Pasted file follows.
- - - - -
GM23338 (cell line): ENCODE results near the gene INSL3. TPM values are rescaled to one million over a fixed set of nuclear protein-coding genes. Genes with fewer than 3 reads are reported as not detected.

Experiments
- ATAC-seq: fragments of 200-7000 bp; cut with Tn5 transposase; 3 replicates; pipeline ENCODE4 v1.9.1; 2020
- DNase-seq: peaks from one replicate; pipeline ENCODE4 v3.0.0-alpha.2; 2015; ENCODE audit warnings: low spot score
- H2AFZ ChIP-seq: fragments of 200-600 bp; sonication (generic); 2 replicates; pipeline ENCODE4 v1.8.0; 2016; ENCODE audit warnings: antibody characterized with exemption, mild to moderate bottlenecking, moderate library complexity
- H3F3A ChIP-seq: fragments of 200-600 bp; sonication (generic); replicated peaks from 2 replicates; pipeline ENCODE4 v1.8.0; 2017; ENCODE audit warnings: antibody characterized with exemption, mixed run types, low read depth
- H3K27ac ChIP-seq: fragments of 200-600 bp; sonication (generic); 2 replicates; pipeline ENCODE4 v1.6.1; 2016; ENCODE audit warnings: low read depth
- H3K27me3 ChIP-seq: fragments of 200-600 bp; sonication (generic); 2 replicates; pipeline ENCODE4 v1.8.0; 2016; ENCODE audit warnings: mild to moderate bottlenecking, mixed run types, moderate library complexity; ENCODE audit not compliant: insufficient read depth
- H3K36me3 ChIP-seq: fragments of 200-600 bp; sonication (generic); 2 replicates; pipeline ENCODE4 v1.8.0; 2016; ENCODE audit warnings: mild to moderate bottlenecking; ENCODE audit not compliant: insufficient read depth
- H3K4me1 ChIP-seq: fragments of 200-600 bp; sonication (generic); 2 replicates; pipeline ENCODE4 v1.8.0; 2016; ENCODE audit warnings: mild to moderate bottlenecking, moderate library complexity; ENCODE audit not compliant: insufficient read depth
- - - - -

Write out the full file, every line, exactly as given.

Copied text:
GM23338 (cell line): ENCODE results near the gene INSL3. TPM values are rescaled to one million over a fixed set of nuclear protein-coding genes. Genes with fewer than 3 reads are reported as not detected.

Experiments
- ATAC-seq: fragments of 200-7000 bp; cut with Tn5 transposase; 3 replicates; pipeline ENCODE4 v1.9.1; 2020
- DNase-seq: peaks from one replicate; pipeline ENCODE4 v3.0.0-alpha.2; 2015; ENCODE audit warnings: low spot score
- H2AFZ ChIP-seq: fragments of 200-600 bp; sonication (generic); 2 replicates; pipeline ENCODE4 v1.8.0; 2016; ENCODE audit warnings: antibody characterized with exemption, mild to moderate bottlenecking, moderate library complexity
- H3F3A ChIP-seq: fragments of 200-600 bp; sonication (generic); replicated peaks from 2 replicates; pipeline ENCODE4 v1.8.0; 2017; ENCODE audit warnings: antibody characterized with exemption, mixed run types, low read depth
- H3K27ac ChIP-seq: fragments of 200-600 bp; sonication (generic); 2 replicates; pipeline ENCODE4 v1.6.1; 2016; ENCODE audit warnings: low read depth
- H3K27me3 ChIP-seq: fragments of 200-600 bp; sonication (generic); 2 replicates; pipeline ENCODE4 v1.8.0; 2016; ENCODE audit warnings: mild to moderate bottlenecking, mixed run types, moderate library complexity; ENCODE audit not compliant: insufficient read depth
- H3K36me3 ChIP-seq: fragments of 200-600 bp; sonication (generic); 2 replicates; pipeline ENCODE4 v1.8.0; 2016; ENCODE audit warnings: mild to moderate bottlenecking; ENCODE audit not compliant: insufficient read depth
- H3K4me1 ChIP-seq: fragments of 200-600 bp; sonication (generic); 2 replicates; pipeline ENCODE4 v1.8.0; 2016; ENCODE audit warnings: mild to moderate bottlenecking, moderate library complexity; ENCODE audit not compliant: insufficient read depth